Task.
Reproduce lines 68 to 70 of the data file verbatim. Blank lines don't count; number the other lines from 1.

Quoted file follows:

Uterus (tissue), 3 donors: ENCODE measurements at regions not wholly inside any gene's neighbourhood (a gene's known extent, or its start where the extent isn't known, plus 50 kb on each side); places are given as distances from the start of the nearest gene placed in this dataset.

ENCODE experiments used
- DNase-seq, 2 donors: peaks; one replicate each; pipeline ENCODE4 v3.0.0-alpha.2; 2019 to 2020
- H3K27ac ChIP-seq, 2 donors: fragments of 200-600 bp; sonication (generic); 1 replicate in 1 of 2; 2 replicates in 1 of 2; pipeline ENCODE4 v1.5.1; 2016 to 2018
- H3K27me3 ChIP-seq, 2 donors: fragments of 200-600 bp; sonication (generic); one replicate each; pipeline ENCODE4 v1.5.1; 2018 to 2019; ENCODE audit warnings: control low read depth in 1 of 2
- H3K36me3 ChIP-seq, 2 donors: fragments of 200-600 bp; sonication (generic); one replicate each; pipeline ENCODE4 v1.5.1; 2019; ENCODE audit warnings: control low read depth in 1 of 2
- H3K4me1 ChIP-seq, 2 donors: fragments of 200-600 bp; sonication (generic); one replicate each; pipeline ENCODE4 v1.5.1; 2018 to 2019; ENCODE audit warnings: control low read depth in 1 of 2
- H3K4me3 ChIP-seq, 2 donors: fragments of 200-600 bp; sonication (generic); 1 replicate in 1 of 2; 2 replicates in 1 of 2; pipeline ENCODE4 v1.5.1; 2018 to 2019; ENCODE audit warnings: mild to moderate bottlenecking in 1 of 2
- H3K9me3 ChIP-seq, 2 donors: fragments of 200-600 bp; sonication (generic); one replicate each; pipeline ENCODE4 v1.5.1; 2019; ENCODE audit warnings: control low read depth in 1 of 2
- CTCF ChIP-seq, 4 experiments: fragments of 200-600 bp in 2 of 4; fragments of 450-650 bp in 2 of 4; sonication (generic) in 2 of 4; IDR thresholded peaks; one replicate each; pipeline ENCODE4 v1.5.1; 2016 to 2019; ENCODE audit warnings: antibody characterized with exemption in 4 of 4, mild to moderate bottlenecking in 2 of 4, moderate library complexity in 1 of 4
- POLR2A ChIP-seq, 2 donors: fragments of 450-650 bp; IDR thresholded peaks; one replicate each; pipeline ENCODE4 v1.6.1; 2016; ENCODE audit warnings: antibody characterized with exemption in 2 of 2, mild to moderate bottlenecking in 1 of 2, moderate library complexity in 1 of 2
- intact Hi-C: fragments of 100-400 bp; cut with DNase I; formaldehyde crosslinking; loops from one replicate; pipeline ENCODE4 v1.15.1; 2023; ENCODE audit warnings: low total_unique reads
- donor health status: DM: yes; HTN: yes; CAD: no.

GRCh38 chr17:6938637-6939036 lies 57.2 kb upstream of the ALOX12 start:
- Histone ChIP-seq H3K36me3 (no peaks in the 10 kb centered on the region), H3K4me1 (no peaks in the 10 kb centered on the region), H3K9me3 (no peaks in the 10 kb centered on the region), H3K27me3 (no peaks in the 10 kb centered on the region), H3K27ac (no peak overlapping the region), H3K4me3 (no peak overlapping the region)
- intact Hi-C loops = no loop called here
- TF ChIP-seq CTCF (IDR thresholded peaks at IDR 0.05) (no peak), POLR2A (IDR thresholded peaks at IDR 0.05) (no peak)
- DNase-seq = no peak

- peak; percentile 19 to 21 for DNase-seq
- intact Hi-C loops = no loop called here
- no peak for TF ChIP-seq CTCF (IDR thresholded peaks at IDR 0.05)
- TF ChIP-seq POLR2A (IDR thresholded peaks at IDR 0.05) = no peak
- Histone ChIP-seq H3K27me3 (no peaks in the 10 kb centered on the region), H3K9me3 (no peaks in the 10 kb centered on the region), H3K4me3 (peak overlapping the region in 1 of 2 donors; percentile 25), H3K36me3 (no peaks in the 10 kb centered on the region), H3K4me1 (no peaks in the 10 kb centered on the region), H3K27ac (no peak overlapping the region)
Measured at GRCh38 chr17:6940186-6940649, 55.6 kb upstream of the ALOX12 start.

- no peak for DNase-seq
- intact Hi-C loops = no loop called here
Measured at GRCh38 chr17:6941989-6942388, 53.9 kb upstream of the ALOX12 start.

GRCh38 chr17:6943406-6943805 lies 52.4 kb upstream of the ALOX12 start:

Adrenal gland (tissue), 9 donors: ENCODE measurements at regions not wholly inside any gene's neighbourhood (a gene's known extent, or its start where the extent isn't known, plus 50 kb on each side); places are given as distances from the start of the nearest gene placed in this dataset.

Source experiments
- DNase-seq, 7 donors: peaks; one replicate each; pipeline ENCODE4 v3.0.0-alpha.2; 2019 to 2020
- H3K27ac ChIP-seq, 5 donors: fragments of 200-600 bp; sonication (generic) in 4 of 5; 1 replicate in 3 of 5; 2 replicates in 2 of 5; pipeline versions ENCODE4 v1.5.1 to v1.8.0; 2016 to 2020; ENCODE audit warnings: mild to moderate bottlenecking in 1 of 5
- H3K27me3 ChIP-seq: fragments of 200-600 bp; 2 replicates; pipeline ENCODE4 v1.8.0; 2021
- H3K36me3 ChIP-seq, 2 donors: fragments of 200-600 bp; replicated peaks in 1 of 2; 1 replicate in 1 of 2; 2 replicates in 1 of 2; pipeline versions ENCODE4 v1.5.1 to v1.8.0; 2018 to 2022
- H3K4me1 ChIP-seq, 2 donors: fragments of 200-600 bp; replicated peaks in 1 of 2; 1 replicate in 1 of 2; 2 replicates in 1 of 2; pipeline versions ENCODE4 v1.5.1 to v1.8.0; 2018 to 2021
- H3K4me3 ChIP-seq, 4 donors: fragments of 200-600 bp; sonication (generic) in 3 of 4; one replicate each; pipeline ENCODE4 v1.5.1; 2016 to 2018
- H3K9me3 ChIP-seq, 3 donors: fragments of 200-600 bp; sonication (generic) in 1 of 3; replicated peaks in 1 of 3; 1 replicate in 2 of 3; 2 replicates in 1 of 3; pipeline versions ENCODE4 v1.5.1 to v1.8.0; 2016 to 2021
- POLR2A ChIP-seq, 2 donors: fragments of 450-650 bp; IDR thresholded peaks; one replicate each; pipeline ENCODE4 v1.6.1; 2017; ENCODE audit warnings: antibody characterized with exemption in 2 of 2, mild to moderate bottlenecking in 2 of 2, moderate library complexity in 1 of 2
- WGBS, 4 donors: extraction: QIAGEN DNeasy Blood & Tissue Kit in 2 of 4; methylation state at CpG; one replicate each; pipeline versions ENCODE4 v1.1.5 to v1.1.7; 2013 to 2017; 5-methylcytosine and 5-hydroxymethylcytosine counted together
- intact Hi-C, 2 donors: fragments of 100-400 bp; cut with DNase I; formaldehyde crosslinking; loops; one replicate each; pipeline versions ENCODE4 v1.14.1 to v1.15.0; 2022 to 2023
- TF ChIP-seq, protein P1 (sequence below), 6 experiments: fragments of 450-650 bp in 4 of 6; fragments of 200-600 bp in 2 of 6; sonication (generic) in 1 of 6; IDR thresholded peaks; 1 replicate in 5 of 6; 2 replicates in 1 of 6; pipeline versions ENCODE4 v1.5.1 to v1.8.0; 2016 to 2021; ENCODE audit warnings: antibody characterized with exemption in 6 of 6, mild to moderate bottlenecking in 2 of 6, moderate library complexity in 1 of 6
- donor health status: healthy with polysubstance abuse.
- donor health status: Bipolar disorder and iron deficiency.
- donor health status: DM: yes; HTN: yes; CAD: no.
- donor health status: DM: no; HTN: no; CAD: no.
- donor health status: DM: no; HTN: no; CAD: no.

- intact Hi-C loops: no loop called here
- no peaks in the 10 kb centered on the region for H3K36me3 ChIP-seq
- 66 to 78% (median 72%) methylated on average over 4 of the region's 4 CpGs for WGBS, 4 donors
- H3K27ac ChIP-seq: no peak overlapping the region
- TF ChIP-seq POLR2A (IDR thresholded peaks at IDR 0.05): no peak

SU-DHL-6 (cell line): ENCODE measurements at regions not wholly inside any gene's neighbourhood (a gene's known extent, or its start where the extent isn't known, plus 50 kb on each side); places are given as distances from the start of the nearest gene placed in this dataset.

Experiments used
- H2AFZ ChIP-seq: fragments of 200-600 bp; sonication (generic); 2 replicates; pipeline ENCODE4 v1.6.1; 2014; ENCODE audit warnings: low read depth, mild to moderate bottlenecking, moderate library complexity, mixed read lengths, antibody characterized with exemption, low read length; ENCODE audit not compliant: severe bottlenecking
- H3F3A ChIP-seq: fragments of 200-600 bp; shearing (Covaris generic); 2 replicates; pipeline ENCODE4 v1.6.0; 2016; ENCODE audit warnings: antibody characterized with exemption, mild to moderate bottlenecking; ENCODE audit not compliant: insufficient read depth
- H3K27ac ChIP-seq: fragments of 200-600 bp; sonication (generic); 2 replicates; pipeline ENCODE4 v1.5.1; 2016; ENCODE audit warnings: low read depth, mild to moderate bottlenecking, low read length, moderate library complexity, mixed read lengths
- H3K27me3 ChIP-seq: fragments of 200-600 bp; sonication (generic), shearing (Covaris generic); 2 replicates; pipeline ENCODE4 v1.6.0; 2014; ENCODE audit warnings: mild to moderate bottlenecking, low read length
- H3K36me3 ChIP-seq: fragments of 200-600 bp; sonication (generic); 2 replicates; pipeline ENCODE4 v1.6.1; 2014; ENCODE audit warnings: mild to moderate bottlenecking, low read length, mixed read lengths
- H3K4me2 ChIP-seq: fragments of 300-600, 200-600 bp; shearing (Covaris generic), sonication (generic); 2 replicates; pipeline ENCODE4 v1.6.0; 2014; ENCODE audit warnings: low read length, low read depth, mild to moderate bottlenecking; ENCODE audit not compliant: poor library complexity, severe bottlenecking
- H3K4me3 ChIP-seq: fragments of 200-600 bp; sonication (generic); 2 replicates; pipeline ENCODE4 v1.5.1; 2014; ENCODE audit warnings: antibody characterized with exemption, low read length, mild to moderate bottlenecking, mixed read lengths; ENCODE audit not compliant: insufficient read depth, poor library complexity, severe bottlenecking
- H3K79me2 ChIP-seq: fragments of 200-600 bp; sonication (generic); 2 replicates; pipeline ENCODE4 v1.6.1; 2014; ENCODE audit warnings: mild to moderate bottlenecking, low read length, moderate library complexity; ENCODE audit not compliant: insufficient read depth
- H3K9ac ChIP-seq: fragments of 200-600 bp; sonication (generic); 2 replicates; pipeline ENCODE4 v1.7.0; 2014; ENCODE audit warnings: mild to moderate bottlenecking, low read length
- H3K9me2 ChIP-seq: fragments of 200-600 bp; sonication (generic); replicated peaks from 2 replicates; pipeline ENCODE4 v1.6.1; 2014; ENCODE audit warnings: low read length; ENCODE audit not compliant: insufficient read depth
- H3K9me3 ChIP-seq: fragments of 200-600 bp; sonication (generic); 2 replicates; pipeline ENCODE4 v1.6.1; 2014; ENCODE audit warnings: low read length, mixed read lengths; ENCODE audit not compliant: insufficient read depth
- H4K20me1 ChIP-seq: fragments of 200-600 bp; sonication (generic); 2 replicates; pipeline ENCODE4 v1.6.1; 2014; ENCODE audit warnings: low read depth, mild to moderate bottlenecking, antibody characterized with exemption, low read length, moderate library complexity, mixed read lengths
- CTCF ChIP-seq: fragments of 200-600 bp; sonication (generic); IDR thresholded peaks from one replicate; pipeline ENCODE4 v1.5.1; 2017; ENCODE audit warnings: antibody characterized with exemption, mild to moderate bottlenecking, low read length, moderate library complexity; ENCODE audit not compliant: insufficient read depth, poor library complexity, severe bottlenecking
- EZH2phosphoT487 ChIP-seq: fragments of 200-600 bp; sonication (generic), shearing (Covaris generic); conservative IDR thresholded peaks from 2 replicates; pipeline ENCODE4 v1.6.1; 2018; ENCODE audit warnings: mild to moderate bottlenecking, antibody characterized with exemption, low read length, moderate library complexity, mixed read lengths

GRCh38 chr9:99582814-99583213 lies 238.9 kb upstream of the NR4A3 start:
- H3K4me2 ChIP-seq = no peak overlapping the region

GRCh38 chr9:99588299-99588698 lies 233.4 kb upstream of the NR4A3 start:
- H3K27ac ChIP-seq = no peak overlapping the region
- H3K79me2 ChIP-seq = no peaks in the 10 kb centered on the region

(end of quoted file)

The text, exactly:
GRCh38 chr9:99582814-99583213 lies 238.9 kb upstream of the NR4A3 start:
- H3K4me2 ChIP-seq = no peak overlapping the region

GRCh38 chr9:99588299-99588698 lies 233.4 kb upstream of the NR4A3 start: